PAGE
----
As a devoted user of How To Cook Everything, I’m always interested in bloggers’ strong opinions about Mark Bittman. I haven’t run into any anti-Bittman animus in a while, but every once in a while someone really lets him have it. HTCE and the Minimalist have at times led me astray with recipes that were disappointingly bland or didn’t quite work, but successes have far outnumbered failures.
This week I tried his curried rice noodles in hopes that they would make a good sack lunch. I’m afraid, however, that this is the kind of recipe that makes people turn against Bittman. The noodles were completely bland because the curry powder never really got integrated, and now I have a pot completely encrusted with cooked-on noodles. I probably should have used a bigger (10 quart?) pot and gotten it hotter, but I’m not going to try again to find out; the one thing I demand of his recipes is that they be idiot proof. In the meantime, for your lunch I propose one of my old Bittman favorites, red beans and rice.
I like the vegetarian version, so that’s what I’m adapting here. It’s filling, cheap, and healthy; in fact, I think it’s also the recipe that convinced me that cooking dried beans instead of using canned is not so scary. This is not Louisiana-style red beans and rice; the lack of meat and addition of coconut milk makes it different and very good. As far as I’m concerned, HTCE is about teaching you how to get dinner on the table, not how to knock people’s socks off (Bittman co-wrote the very good Simple to Spectacular for that), but thanks to the coconut milk I always feel like I’m getting a special treat when I eat these leftovers for lunch.
About the author: Robin Bellinger recently escaped a career in book publishing, which was cutting into her cooking time. Now she's a freelance editor and can bake bread on Tuesday afternoon if she feels like it. She lives in Midtown Manhattan with her husband and blogs about cooking and crafting at home*economics.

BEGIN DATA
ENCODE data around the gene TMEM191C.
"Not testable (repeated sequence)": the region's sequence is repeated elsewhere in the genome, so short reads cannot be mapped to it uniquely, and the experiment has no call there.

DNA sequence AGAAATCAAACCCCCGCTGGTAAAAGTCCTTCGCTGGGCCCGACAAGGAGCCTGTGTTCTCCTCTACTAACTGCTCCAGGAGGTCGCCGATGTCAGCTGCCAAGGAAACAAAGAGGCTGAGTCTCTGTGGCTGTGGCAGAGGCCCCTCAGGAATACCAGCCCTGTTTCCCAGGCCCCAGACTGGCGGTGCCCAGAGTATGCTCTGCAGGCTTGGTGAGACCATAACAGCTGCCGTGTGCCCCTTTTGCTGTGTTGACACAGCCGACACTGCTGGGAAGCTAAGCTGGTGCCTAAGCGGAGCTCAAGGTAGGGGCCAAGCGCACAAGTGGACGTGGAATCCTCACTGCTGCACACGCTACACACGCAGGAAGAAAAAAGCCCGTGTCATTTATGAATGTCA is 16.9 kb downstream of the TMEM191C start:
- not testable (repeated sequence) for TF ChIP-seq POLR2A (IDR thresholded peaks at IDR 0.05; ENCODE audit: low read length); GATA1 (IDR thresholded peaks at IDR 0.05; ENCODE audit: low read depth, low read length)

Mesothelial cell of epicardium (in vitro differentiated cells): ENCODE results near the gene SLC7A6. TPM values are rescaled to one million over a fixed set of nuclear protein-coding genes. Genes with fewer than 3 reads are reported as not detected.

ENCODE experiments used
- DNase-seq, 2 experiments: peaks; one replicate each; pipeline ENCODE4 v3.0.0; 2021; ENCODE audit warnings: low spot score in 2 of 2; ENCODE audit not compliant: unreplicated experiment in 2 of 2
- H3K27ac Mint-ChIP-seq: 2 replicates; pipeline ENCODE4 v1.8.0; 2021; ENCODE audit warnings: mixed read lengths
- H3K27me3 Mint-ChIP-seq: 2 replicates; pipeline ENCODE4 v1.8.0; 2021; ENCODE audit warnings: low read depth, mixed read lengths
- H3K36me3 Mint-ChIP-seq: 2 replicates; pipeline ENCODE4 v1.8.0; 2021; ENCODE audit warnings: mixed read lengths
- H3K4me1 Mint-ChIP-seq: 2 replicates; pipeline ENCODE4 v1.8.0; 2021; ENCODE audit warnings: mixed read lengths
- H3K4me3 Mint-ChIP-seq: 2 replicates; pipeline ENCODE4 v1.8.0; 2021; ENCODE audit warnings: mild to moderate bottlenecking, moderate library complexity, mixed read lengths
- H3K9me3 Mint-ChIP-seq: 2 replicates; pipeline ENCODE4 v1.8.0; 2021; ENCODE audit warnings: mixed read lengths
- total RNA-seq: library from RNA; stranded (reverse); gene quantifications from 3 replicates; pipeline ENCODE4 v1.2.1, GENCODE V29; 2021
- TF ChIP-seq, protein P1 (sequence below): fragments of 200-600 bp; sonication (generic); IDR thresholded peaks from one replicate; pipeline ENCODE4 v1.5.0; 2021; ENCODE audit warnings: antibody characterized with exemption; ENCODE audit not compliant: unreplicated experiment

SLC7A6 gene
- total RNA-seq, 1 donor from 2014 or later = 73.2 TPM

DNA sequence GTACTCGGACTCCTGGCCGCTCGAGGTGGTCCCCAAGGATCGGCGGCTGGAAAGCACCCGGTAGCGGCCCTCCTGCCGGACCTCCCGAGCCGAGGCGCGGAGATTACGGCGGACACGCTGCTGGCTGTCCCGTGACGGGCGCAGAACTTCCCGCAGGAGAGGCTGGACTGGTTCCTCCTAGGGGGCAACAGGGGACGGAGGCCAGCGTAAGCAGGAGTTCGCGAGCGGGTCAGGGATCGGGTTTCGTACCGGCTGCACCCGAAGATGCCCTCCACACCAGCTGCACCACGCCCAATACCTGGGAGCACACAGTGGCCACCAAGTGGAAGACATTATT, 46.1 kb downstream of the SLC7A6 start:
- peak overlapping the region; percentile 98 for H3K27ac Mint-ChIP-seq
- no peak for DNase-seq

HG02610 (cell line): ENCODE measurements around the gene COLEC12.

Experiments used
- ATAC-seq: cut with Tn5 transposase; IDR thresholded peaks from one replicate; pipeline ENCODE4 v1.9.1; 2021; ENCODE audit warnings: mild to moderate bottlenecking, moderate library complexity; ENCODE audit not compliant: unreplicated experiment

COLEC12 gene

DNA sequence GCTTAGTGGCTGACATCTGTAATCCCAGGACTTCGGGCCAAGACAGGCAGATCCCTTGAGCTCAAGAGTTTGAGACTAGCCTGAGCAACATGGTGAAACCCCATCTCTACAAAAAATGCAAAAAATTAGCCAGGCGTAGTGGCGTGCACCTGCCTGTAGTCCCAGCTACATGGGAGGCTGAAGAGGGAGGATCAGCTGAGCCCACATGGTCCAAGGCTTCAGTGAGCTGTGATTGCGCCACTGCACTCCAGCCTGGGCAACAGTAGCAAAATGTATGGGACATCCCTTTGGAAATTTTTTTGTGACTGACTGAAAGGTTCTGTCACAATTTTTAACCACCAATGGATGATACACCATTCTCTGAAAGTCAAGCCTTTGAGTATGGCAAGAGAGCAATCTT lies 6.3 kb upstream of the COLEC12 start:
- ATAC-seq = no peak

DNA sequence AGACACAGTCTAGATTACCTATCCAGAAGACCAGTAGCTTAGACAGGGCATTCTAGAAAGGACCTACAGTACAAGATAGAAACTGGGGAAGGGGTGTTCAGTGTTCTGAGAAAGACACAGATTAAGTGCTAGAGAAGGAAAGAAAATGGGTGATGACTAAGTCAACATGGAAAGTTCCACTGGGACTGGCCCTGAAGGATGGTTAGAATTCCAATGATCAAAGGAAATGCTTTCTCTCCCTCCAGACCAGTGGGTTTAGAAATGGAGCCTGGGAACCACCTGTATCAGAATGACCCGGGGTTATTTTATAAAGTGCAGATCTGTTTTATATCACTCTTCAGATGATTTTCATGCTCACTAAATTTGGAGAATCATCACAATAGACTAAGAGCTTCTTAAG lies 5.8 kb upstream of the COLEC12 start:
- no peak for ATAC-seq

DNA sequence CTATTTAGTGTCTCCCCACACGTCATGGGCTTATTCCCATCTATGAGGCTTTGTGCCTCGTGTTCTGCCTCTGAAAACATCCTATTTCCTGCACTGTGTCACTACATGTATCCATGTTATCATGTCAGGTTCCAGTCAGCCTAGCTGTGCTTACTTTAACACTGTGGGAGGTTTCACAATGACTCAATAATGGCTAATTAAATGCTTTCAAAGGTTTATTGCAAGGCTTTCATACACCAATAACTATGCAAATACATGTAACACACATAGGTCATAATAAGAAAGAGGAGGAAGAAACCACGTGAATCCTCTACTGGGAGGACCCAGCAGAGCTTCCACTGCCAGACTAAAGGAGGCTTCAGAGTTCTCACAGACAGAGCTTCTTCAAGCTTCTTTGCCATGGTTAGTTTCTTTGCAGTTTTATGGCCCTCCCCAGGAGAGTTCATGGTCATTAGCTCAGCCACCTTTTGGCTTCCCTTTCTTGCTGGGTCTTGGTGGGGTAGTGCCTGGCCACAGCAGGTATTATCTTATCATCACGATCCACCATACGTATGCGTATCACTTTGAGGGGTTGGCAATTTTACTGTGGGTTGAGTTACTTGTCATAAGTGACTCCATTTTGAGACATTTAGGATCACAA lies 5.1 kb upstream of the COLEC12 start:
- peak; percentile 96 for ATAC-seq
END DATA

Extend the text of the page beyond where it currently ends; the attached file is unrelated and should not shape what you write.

- 2 cups kidney, pinto, or other beans, washed and picked over
- 2 tablespoons olive oil
- 2 large onions, chopped
- 2 bell peppers, stemmed, seeded, and chopped
- 2 celery stalks, chopped
- 1 tablespoon minced garlic
- 1 tablespoon chili powder (or 4 or 5 sprigs thyme or 1 teaspoon dried thyme, 2 bay leaves, and 1/4 teaspoon ground allspice; I use chili powder)
- 2 cups chopped tomatoes (canned are fine; don’t bother to drain)
- Salt and freshly ground black pepper
- 1 1/2 cups long-grain white rice
- 3 cups canned coconut milk, warmed
- Chopped parsley or cilantro for garnish
- Tabasco to taste
Put the beans in a large pot with water to cover. Turn the heat to high and bring to a boil; skim the foam if necessary. Cover loosely and cook at a gentle simmer, stirring very occasionally; add additional water if necessary.
Heat 2 tablespoons olive oil in a large skillet and cook the garlic and vegetables over medium heat until softened, about 10 minutes. Add the chili powder (or alternate spices) and stir. Add the tomatoes, turn the heat to medium-low, and cook, stirring, until the tomatoes break up, 10-15 minutes.
When the beans are almost all the way cooked (after about an hour or an hour and 15 minutes; start checking frequently after 50 minutes, since much depends on your particular beans), stir the sautéed vegetables and tomatoes into the beans. Cook until the beans are cooked through and completely tender (keep tasting and checking; this is the secret of cooking beans, at least for me, not to quit until they’re done). Discard the bay leaves, if you used them, and season to taste with salt and pepper.
Put 3 cups of the bean-vegetable mixture into another saucepan, one that can hold at least double their bulk comfortably. (You will probably have more than 3 cups of beans and vegetables; freeze the excess.) If the beans in the saucepan are swimming in liquid, cook them gently until they are moist but not inundated.
Add the rice and warmed coconut milk to the beans and vegetables. Cover and turn the heat to low. Cook for about 20 minutes, or until the rice is tender and the liquid is absorbed. If necessary, uncover and raise the heat to medium-high; cook, stirring, until the liquid is absorbed. Season with salt and pepper, garnish with parsley or cilantro, and serve. A dash or two of Tabasco tastes very good with the coconut milk.